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Everytown for Gun Safety Files Brief Asking U.S. Supreme Court to Grant Review in Major Second Amendment Case

Urges Court to Review Third Circuit ruling in Binderup v. Attorney General, Which if Left Intact Could Open the Door to Legal Firearm Possession by Serious Criminal Offenders

WASHINGTON – Everytown for Gun Safety, the country’s largest gun violence prevention organization, has filed an amicus brief in the U.S. Supreme Court urging the Court to hear the federal government’s appeal of an erroneous decision by the U.S. Court of Appeals for the Third Circuit that calls into question wide swaths of federal law prohibiting possession of firearms by dangerous people.

The brief, prepared for Everytown by Davis Polk & Wardwell LLP and filed late yesterday, urges the Supreme Court to grant a writ of certiorari to review the Third Circuit’s unworkable opinion in Binderup v. Attorney General. If left intact by the Supreme Court, the opinion by the Third Circuit would impose overwhelming burdens on the background check system, the courts and federal and state prosecutors.

STATEMENT FROM MARK ANTHONY FRASSETTO, COUNSEL FOR EVERYTOWN FOR GUN SAFETY:

“Keeping guns away from dangerous people is the single most effective policy to protect public safety and save lives. It is imperative that the Supreme Court grant the government’s petition and correct the Third Circuit’s dangerous decision, which if left intact would throw the background check system into chaos, overwhelm the courts with litigation and make it more difficult to prosecute criminals and other dangerous people for illegally possessing firearms.”

SUMMARY:

The Binderup case involves the federal law that prohibits gun possession by a person convicted of a misdemeanor crime punishable by more than two years’ incarceration, 18 U.S.C. §§ 922(g)(1); 921(a)(20)(b). The individuals in the case were prohibited by federal law from possessing firearms because they had previously been convicted of crimes that under state law are labeled misdemeanors, but are punishable by more than two years in prison. The plaintiffs – one who had been convicted of corrupting a minor stemming from his relationship with a teenage employee, and one of whom was convicted of illegally carrying a handgun without a permit after he was stopped on suspicion of driving under the influence – challenged their federal prohibitions as a violation of the Second Amendment as applied to them and were both successful at the District Court. The United States Court of Appeals for the Third Circuit heard the cases en banc and affirmed the District Court judgments in a deeply divided decision, in which no opinion garnered a majority of the court.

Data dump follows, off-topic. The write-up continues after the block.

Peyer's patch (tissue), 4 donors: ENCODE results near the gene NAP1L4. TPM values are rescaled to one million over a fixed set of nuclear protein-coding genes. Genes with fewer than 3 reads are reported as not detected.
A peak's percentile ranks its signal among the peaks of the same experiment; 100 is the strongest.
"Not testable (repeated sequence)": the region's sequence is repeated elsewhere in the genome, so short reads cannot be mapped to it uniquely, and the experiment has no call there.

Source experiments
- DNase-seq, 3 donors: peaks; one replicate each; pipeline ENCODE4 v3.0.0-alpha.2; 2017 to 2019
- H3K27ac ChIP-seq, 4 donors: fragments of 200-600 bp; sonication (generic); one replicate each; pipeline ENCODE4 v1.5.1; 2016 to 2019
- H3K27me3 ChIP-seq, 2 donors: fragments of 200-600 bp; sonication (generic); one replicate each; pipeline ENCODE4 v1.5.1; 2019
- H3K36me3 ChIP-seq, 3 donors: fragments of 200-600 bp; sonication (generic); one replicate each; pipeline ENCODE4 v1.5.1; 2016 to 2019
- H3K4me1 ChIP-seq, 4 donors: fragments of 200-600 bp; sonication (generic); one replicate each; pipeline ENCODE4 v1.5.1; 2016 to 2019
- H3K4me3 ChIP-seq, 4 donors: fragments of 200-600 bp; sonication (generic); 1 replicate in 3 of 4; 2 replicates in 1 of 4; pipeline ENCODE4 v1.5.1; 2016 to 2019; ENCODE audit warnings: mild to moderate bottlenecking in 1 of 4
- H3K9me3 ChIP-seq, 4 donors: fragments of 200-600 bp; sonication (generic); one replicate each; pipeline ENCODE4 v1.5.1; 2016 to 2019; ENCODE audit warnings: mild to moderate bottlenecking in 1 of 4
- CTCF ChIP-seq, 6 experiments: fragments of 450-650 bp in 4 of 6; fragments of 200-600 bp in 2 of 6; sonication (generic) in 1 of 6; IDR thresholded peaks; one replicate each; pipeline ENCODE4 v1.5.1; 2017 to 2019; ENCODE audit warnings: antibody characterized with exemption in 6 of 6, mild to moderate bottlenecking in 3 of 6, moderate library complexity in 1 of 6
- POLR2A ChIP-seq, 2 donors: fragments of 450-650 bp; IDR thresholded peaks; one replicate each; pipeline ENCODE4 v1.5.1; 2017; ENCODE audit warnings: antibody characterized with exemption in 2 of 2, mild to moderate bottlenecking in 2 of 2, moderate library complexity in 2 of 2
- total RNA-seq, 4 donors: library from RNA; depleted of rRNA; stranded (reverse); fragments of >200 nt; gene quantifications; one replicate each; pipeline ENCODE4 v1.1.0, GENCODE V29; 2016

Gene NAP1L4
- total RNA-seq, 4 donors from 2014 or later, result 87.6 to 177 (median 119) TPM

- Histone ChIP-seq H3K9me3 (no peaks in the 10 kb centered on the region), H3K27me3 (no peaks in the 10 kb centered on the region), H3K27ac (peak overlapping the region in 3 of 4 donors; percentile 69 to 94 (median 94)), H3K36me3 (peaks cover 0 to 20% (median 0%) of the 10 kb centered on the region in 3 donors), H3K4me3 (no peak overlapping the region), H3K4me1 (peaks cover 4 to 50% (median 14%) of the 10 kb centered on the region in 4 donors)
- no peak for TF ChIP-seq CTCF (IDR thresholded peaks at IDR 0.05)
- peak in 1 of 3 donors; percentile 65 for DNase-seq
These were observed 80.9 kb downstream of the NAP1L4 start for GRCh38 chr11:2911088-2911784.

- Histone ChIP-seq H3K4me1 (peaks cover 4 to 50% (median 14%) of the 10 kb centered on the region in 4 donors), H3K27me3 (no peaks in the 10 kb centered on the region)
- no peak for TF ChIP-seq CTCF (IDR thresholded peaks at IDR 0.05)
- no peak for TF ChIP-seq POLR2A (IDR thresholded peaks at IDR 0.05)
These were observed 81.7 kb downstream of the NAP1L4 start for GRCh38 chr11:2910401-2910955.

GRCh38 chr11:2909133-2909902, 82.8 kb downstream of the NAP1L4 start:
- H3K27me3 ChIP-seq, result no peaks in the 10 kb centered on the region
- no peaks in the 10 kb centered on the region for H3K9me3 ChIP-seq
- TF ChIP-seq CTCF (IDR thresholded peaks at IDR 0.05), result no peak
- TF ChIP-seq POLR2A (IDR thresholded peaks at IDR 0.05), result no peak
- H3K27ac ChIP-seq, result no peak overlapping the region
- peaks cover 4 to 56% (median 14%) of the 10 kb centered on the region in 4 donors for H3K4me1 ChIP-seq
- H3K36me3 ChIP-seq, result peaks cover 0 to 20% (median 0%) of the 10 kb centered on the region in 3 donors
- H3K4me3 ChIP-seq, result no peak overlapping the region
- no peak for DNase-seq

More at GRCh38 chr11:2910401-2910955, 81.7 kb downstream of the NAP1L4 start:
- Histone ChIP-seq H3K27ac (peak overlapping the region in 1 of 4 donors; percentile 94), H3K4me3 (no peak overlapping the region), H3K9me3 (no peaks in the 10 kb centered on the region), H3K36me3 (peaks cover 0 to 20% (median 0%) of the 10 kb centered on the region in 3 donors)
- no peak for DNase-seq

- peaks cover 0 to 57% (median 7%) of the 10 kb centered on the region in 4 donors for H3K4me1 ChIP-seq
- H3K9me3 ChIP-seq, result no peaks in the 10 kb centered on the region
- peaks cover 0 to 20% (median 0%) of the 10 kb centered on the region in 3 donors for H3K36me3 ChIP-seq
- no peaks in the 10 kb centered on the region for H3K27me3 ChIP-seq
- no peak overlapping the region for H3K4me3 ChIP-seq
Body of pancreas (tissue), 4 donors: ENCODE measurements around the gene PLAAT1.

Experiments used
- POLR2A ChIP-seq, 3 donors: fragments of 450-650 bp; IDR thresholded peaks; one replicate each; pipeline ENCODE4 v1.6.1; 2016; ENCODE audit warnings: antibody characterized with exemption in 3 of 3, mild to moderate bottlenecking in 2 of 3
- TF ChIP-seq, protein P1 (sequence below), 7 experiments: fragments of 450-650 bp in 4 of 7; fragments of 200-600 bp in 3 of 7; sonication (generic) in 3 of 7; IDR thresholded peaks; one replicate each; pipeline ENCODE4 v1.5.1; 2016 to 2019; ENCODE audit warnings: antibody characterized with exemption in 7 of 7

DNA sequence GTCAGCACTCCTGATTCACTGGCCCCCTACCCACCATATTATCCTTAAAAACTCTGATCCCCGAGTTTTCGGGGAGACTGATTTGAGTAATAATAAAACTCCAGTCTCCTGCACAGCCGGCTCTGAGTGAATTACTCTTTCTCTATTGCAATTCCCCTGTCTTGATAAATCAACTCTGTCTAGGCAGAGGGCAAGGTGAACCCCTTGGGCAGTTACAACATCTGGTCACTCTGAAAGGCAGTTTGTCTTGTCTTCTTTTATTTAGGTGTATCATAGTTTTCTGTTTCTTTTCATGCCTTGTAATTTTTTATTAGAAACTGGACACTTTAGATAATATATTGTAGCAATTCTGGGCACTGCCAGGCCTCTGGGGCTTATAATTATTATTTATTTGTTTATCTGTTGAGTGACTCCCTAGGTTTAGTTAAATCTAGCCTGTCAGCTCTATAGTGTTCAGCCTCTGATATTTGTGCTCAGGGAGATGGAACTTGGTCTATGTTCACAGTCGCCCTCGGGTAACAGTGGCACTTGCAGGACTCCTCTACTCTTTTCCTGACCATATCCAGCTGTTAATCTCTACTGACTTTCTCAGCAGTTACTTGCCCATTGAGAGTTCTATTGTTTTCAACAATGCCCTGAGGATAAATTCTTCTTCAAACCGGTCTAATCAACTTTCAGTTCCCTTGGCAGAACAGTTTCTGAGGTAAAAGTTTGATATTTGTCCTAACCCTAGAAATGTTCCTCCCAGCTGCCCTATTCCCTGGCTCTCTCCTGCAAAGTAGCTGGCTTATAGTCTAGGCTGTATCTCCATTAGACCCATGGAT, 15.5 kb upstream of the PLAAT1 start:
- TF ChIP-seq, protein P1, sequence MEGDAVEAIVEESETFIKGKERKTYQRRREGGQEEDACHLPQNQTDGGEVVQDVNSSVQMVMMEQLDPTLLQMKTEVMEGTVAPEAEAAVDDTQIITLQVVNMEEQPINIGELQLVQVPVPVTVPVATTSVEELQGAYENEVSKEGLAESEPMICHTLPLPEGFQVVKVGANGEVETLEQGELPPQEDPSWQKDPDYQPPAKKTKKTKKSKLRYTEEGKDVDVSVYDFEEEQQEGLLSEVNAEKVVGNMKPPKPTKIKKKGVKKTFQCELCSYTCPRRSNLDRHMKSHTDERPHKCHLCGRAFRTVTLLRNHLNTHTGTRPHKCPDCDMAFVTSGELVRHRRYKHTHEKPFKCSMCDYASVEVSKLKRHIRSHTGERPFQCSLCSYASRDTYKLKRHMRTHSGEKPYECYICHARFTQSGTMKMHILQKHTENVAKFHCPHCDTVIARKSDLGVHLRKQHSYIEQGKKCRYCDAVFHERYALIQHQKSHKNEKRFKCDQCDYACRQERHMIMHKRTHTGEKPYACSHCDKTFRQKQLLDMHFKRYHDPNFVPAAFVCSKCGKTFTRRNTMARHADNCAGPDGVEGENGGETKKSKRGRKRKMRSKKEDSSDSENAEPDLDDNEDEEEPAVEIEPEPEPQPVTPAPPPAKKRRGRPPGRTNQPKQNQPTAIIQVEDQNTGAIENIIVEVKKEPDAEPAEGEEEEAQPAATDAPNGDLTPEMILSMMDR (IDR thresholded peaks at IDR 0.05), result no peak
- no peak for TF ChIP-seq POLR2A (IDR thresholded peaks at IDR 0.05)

The Everytown amicus brief urges the Supreme Court to grant the review sought by the U.S. Department of Justice. The brief focuses on the dangerous effects the Third Circuit’s decision could have on the background check system, criminal prosecutions and the efficiency of the courts.

The Davis Polk legal team included Antonio J. Perez-Marques, Kevin Osowski, Antonio M. Haynes, Erika A. James, Sean Stefanik, and Dan Amzallag. Everytown lawyers Mark Anthony Frassetto, William A. Rosen and Elizabeth D. Ingles joined the brief.

ADDITIONAL INFORMATION ABOUT BINDERUP v. ATTORNEY GENERAL:

  • Federal law prohibits gun possession by anyone who has been convicted in any court of a crime punishable by more than a year imprisonment or, if the crime is labeled a misdemeanor, by more than two years.” 18 U.S.C. §§ 922(g)(1), 921(a)(20)(A).
  • In the district court cases that were consolidated in this appeal, two plaintiffs had been previously convicted of state level misdemeanors which carried possible sentences of over two years, which disqualified them from possessing firearms. They challenged the prohibition as applied to them under the Second Amendment and were both successful in separate District Court cases. E.D. Pa. No. 5-13-cv-06750; M.D. Pa. 1-14-cv-00968.
  • The cases were consolidated for en banc review and a fractured 8-7 majority of the Third Circuit affirmed the lower court decisions and in doing so created a highly problematic test for which crimes are “serious” enough to warrant loss of Second Amendment rights. Instead of relying on the standard laid out by Congress in judging the seriousness of a crime, the court made up its own test which by its own admission has “no fixed criteria” and “changes over time.”
  • The Everytown brief urges the Supreme Court to grant certiorari to correct the Third Circuit’s highly problematic decision. The brief criticizes the “seriousness” standard applied by the Third Circuit and discusses the major problems it would create, including: making it extremely difficult to administer the background check system; creating a flood of as-applied litigation in federal district courts and making it much more burdensome to prosecute federal and state laws that prohibit criminal offenders from possessing guns.